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U.P. State Road Transport Corporation & Ors Vs. Trilok Chandra & Ors [1996] INSC 660 (7 May 1996)

Cji, N.P. Singh, M.K. Mukherjee. Ahmadi, Cji

ACT:

HEAD NOTE:

Special leave granted.

The short question which we are called upon to consider in this appeal relates to the use of the correct multiplier for determination of compensation to be awarded to the legal representatives of a victim of a road accident. The question arises in the backdrop of the following facts.

Prem Chandra, aged about 26 years, met with a fatal accident on 1st August, 1977. He was knocked down by an omnibus bearing Registration No. UTW 1802 belonging to the U.P. State Road Transport Corporation. His legal representatives preferred a claim for compensation. Taking his earning capacity at Rs.300/- per month, it was estimated that he spent Rs.200/- per month on his family members.

Fixing the life expectancy at 60 years, the Tribunal deducted 36 years and held that the family was deprived of his earning for 24 years. The compensation was thus worked out at Rs.57,600/- (200x12x24). This amount was raised to Rs.81,600/- as it was realised that the Tribunal had wrongly taken the age of the deceased at 36 instead of 26 years and head, therefore, committed an error in employing the multiplier of 24 years purchase factor instead of 34 years purchase factor. Thus the compensation came to Rs.200x12x34 = 81,600/-. The question then is whether the Tribunal was right in employing the multiplier of 24 or the High Court was right in employing the multiplier of 34? India is one of the countries with the highest number of road accidents. Motor accidents are very day affairs. A large number of claims for compensation for injury caused by road accidents are pending in various Motor Accident Claims Tribunal. In fatal accident the dependents of the deceased are entitled to compensation for the loss suffered by them on account of the death. The most commonly practised method of assessing the losss suffered is to calculate the loss for a year and then to capitalise the amount by a suitable multiplier. To that is added to loss suffered on account of loss of expectation of life and the like. The Tribunals and High Court have adopted divergent methods to determine the suitable multiplier. Even this Court has not been uniform;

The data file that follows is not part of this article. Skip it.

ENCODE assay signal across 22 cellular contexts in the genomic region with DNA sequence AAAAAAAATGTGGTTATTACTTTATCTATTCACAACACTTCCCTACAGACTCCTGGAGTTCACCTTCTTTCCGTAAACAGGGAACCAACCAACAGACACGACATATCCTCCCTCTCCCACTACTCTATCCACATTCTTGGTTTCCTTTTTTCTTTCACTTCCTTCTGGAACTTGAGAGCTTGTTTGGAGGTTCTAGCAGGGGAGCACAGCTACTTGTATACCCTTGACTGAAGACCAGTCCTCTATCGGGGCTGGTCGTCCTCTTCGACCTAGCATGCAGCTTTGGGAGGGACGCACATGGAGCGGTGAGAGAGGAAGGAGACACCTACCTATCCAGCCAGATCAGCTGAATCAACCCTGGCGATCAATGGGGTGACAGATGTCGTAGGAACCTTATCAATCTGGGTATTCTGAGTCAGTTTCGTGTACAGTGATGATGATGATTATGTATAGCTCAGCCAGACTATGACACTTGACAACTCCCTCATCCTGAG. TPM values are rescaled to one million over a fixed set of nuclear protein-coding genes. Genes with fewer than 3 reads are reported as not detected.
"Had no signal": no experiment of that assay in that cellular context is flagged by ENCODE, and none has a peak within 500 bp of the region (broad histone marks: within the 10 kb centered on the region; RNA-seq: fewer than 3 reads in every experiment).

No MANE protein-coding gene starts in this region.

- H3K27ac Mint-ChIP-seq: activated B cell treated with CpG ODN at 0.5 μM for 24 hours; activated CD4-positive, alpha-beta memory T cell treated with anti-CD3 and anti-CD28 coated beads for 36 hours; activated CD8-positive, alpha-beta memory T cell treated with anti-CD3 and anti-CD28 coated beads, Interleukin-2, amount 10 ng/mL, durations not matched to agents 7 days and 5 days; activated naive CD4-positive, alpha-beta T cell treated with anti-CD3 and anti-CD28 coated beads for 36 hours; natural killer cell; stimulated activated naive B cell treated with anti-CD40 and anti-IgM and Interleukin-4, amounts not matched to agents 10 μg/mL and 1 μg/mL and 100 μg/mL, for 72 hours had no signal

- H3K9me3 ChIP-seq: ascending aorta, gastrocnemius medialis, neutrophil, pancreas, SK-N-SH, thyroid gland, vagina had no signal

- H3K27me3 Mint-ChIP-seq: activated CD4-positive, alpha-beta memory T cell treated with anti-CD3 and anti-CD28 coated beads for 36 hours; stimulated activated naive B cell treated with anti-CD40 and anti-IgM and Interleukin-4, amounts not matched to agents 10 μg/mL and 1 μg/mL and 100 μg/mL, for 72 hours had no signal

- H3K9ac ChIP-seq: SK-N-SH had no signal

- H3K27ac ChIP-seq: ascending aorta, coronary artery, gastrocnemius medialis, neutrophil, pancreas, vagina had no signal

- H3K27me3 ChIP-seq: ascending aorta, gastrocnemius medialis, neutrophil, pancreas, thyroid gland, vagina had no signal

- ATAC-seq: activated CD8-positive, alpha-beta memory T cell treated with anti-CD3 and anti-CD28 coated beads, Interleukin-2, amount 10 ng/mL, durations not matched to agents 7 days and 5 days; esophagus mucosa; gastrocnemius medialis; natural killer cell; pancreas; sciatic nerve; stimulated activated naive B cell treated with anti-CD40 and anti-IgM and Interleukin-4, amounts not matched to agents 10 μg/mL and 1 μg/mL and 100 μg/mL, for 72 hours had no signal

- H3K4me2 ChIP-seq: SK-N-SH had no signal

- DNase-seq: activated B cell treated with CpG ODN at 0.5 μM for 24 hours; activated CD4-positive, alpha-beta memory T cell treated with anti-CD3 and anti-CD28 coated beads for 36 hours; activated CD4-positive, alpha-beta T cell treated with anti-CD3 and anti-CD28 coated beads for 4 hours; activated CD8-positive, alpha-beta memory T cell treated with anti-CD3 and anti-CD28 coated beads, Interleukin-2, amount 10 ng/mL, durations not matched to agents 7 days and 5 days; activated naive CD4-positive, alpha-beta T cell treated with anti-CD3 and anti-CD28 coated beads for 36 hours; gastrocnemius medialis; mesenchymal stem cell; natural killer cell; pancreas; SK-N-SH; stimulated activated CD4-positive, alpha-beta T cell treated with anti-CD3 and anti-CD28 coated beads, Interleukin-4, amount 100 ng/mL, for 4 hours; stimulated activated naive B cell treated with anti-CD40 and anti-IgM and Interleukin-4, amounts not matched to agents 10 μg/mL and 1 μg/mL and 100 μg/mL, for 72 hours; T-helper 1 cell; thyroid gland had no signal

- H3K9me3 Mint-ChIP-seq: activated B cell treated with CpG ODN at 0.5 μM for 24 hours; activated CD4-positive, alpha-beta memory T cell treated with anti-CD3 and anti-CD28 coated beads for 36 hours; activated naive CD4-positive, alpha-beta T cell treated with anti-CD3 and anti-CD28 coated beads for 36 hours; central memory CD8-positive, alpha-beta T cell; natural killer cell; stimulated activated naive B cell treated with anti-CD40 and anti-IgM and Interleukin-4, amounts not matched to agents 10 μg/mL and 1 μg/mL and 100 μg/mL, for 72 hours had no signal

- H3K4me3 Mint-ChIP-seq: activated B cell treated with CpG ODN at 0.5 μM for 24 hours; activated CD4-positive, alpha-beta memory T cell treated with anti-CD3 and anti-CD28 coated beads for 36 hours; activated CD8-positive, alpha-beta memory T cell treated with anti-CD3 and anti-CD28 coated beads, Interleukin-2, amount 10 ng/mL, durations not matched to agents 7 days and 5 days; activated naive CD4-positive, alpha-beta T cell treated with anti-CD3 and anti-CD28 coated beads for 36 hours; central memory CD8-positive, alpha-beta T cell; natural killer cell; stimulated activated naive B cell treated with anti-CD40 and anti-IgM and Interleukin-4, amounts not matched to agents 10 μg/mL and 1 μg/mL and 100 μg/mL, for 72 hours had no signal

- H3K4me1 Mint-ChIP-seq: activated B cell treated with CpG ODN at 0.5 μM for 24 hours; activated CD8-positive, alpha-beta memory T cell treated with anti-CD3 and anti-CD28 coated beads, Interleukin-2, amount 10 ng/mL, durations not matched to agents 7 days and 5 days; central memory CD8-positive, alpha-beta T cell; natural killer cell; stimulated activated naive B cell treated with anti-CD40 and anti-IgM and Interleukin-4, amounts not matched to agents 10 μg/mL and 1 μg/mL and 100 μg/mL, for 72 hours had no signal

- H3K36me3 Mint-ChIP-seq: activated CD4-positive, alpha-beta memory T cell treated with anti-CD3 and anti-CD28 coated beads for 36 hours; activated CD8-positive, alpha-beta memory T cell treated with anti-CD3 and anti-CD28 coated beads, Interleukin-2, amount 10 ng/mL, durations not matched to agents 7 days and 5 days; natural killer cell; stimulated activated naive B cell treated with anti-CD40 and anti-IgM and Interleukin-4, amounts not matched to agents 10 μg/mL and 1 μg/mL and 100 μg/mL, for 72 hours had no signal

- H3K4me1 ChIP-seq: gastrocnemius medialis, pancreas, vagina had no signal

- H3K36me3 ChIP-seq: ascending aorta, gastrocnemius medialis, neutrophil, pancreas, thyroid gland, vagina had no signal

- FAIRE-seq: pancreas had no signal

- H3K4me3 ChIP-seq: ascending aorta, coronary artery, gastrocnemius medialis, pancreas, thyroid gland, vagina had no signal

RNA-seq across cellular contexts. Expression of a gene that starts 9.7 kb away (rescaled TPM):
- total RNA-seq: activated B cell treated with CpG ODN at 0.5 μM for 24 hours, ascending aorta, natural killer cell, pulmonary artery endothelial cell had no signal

May be because the principle on which this method came to be evolved has been forgotten. It has, therefore, become necessary to examine the law and to state the correct principles to be adopted.

The topic of compensation for causing death by negligent driving came up for serious discussion before this Court in Gobald Motor Services Limited & Ar. vs. R.M.K. veluswami and others AIR 1962 SC 1. The Court referred to the House of Lords decision in Davies vs. Powell Duffryn Associated Collieries Ltd. 1942 AC 601 and quoted the following passage from the judgment:

"The damages are to be based on the reasonable expectation of pecuniary benefit or benefit reducible to money value. In assessing the damages all circumstances which may be legitimately pleaded in diminution of the damages must be considered.

.......The actual pecuniary loss of each individual entitled to sue can only be ascertained by balancing, on the one hand, the loss to him of the future pecuniary benefit, and, on the other any pecuniary advantage which from whatever source comes to him by reason of the death." The Court also referred to the judgment by Viscount Simon in Nance vs. British Columbia Electric Railways Co.Ltd. 1951 AC 601 in which the same principles were enunciated for estimating the damages, the method adopted however differed. Various factors that would enter the calculation as per Viscount Simon were set out in the judgment as under: